What is it?
The term ‘soft fruit’ means fruit that grows on anything smaller than a tree – so you can easily grow it in gardens and on balconies. Is soft fruit really soft? Well, soft fruit is generally very juicy and has a thin skin, so yes, it is softer than apples and pears and more fragile than oranges. Because of this, soft fruit doesn’t store for long, so needs to be eaten soon after picking, or preserved as jams, jellies, cordials, or dried or frozen.
Most soft fruit grows on bushes – we’re thinking here of redcurrants, blackcurrants, gooseberries, blueberries and the like. Raspberries grow on stick-like ‘canes’ rather than bushes. Some soft fruit grows on vines and climbers (grapes, passion fruit) and one type of berry grows on small, long-lived, very invasive creeping plants – hurrah for strawberries!
What are the benefits?
Soft fruit growing is much less work than growing vegetables, because most vegetables need to be raised from seed every year, whereas fruit bushes and plants live for many years and need relatively little care. Growing soft fruit requires less space than growing tree fruit such as apples and cherries, so it can be done fairly easily in small gardens, balconies and allotments.
Soft fruit is full of vitamins and other nutrients that are really good for you. The plant chemicals that produce the rich colours of berries are thought to help prevent disease, possibly helping to reduce cancer risk.
Fruits such as raspberries and strawberries are wonderfully delicious eaten just as they are, while others like redcurrants, blackcurrants and some varieties of gooseberry are (depending on your taste) better eaten or cooked with other ingredients, where they will add huge helpings of colour and flavour.
Despite being very easy to grow, soft fruit is very expensive to buy. This is because the picking usually has to be done by hand, and once picked, it has a very short shelf life. Per kilogram, soft fruit is probably the most expensive type of fruit or veg in the shops. A 300g punnet of raspberries or redcurrants often costs several pounds, even at the height of the season when you’d think it would be cheap to buy.
So there we are, soft fruit is really good for you, a pleasure to eat, and growing it yourself either saves you loads of money or gives you something that you’d never be able to afford to buy. Having soft fruit in your garden or on your balcony means that you can pick it fresh every morning to add to your muesli or porridge (or lunch box), and home-grown strawberries are usually so much tastier than commercially grown ones.
What can I do?
Soft fruit can be grown in most gardens, allotments and balconies. Whereas vegetables need lots of sun, soft fruit will grow fairly well in partial shade.
If you can plant directly in the ground, that’s the best option, as it cuts down on feeding and watering, but most soft fruit grows well in containers. Strawberries can be grown in pots and window boxes, and fruit bushes such as currants, gooseberries and blueberries will grow happily in containers the size of large buckets or 20-litre tubs. Raspberries will also grow in tubs – an old bath will do very well for them so long as there is drainage. If you are growing in containers, always make sure there are plenty of drainage holes in the bottom of them – drill extra holes if necessary.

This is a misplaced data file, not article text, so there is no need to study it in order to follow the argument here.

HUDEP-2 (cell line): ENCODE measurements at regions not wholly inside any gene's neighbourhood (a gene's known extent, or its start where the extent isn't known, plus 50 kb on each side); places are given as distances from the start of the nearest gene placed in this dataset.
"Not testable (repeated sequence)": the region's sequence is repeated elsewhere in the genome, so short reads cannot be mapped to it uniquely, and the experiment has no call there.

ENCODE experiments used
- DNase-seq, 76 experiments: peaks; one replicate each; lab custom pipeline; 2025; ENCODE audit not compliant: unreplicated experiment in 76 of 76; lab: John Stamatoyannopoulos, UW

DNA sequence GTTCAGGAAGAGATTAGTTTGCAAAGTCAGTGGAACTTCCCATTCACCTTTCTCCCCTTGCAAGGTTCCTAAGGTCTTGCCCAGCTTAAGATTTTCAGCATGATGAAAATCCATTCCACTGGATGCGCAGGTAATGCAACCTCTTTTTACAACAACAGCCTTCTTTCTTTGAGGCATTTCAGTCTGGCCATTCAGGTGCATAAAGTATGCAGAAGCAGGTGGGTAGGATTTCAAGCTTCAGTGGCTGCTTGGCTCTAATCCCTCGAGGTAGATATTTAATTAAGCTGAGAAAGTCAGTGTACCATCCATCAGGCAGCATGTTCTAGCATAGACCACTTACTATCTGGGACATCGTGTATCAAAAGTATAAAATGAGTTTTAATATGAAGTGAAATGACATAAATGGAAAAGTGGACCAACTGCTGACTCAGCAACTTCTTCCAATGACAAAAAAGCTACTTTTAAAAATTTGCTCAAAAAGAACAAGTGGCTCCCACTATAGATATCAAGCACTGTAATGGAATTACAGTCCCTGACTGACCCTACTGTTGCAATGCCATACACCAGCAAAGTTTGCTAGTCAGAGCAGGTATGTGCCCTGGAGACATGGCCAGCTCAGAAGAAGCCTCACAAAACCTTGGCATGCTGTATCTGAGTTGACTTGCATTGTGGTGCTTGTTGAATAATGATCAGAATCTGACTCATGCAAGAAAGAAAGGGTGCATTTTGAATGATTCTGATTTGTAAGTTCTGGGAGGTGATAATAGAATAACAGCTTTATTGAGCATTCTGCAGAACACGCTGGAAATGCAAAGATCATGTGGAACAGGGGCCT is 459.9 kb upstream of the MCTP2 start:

When planting into garden soil, mix some home-made compost or well-rotted manure into the planting hole. For bushes, a handful of bonemeal mixed in (wear gloves) is helpful but not essential. To grow in containers, soil-based compost such as the generic and widely-available mix known as John Innes Number 3 is better than ‘multipurpose’ compost, or you can make your own mix of 50:50 compost and topsoil. A handful of a slow release fertiliser such as bonemeal is helpful, but not essential if you prefer to avoid animal by-products.
The main rule to remember is that when growing soft fruit in containers, don’t just fill them with garden soil, and never ever buy peat-based composts, as peat extraction destroys habitats and releases CO2 (exception: there is one brand of eco-friendly peat-based compost which is made from peat filtered from river water). There are good peat-free bagged composts available in most garden centres (for more details of brands, and peat-free compost tests, see www.earthfriendlygardener.net).
In most parts of the UK, the soil is unsuitable for blueberry bushes, so they can only be grown in containers. That’s because they are ‘lime hating’ or ‘ericaceous’ plants. You’ll need to buy ericaceous (lime free) compost to plant them in – available in all garden centres.
Having sorted out a place to grow your soft fruit, you also of course need to obtain plants or bushes. Spring or autumn are the best times to plant or transplant soft fruit. The lowest-impact, and cheapest source of plants is from gardening friends or neighbours, or if you don’t know anyone suitable, an email to your local Freegle or Freecycle group is likely to produce offers. If you have a local permaculture group you could ask them too. Join it, as it will change your life in more ways than gardening! If you can’t get plants and bushes from the community, you will need to find them via mail order, or the local garden centre (but aim to use an independent local garden centre or plant nursery if you have one in your area).
Strawberries spread fast – each plant has several new plants on runners each year, so people with strawberry plants will usually be more than glad to give you some runners. Pot them up and if they don’t yet have good roots, keep them well watered in a shady spot for a few weeks to get established (even if they do have good roots, it’s sensible to keep them in the shade for a week or so to recover from being transplanted). If all your strawberry plants are the same variety, you’ll be picking fruit for 3-4 weeks each year. Different varieties crop in different months, from early June to September, and there are some new varieties which claim to produce berries all summer.
Raspberry canes also spread fast so can often be obtained for free from friends. If planting directly into your garden, bear in mind that they will spread into adjacent areas, so burying a vertical barrier in the soil around the raspberry bed can be a good idea, though it’s not essential. If they are next to a grass path, or lawn, the mowing will stop them spreading in that direction.